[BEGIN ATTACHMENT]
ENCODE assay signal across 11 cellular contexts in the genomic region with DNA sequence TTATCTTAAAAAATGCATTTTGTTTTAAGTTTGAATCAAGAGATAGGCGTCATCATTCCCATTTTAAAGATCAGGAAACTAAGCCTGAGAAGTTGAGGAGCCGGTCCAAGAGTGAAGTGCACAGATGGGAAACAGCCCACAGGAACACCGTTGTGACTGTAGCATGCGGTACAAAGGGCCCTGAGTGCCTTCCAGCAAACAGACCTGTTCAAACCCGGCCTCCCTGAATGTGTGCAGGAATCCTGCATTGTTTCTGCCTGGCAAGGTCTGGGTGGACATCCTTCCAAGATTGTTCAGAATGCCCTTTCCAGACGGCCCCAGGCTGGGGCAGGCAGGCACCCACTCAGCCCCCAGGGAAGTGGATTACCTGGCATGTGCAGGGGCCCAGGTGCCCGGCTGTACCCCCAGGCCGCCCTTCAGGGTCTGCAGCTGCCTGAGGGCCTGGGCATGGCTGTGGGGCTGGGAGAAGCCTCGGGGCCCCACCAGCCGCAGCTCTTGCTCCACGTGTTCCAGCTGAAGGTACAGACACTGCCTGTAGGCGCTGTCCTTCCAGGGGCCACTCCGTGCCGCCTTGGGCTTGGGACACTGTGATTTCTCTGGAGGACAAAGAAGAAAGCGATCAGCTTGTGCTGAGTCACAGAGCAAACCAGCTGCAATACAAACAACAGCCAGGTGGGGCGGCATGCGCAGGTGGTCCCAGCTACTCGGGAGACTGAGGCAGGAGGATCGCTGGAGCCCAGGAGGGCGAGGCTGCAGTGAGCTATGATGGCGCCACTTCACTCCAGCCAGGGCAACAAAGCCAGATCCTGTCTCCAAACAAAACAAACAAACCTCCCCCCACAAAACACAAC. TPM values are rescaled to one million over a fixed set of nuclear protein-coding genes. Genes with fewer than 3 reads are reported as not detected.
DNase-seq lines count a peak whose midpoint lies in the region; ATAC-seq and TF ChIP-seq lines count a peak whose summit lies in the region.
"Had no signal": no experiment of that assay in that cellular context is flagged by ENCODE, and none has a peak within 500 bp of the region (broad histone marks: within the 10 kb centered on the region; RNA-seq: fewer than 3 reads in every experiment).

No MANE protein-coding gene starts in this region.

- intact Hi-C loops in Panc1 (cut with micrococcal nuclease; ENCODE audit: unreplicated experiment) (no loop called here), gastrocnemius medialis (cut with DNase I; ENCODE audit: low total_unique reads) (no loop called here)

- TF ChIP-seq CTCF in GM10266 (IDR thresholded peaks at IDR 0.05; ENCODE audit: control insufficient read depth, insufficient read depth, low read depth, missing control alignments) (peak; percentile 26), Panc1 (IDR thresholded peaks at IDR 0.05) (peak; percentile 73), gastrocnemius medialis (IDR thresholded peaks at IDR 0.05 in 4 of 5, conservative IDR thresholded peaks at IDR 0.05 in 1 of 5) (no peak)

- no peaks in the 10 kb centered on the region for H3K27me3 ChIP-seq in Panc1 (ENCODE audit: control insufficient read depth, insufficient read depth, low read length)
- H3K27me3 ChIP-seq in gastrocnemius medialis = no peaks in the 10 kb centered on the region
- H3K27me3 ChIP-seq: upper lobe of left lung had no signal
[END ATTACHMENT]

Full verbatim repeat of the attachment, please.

ENCODE assay signal across 11 cellular contexts in the genomic region with DNA sequence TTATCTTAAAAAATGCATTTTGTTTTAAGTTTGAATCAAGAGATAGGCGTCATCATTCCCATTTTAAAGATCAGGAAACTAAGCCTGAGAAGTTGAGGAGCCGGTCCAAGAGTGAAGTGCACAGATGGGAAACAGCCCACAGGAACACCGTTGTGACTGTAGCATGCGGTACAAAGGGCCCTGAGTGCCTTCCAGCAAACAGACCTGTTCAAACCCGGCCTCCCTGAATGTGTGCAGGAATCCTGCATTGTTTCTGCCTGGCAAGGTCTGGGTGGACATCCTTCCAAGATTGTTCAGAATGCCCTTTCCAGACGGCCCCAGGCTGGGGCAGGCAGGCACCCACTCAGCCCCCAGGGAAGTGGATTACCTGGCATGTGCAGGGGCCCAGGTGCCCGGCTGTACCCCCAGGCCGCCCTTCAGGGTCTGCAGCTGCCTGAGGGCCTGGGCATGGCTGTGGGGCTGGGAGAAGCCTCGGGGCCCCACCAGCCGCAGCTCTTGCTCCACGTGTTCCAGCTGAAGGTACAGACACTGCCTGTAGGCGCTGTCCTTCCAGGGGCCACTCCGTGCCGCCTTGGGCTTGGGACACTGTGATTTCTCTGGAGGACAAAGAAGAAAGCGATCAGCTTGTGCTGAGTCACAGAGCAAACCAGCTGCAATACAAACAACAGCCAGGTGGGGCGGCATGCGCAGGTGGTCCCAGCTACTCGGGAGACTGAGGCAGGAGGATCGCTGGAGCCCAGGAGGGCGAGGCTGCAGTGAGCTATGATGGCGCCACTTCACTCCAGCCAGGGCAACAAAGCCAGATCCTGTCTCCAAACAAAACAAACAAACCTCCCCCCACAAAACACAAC. TPM values are rescaled to one million over a fixed set of nuclear protein-coding genes. Genes with fewer than 3 reads are reported as not detected.
DNase-seq lines count a peak whose midpoint lies in the region; ATAC-seq and TF ChIP-seq lines count a peak whose summit lies in the region.
"Had no signal": no experiment of that assay in that cellular context is flagged by ENCODE, and none has a peak within 500 bp of the region (broad histone marks: within the 10 kb centered on the region; RNA-seq: fewer than 3 reads in every experiment).

No MANE protein-coding gene starts in this region.

- intact Hi-C loops in Panc1 (cut with micrococcal nuclease; ENCODE audit: unreplicated experiment) (no loop called here), gastrocnemius medialis (cut with DNase I; ENCODE audit: low total_unique reads) (no loop called here)

- TF ChIP-seq CTCF in GM10266 (IDR thresholded peaks at IDR 0.05; ENCODE audit: control insufficient read depth, insufficient read depth, low read depth, missing control alignments) (peak; percentile 26), Panc1 (IDR thresholded peaks at IDR 0.05) (peak; percentile 73), gastrocnemius medialis (IDR thresholded peaks at IDR 0.05 in 4 of 5, conservative IDR thresholded peaks at IDR 0.05 in 1 of 5) (no peak)

- no peaks in the 10 kb centered on the region for H3K27me3 ChIP-seq in Panc1 (ENCODE audit: control insufficient read depth, insufficient read depth, low read length)
- H3K27me3 ChIP-seq in gastrocnemius medialis = no peaks in the 10 kb centered on the region
- H3K27me3 ChIP-seq: upper lobe of left lung had no signal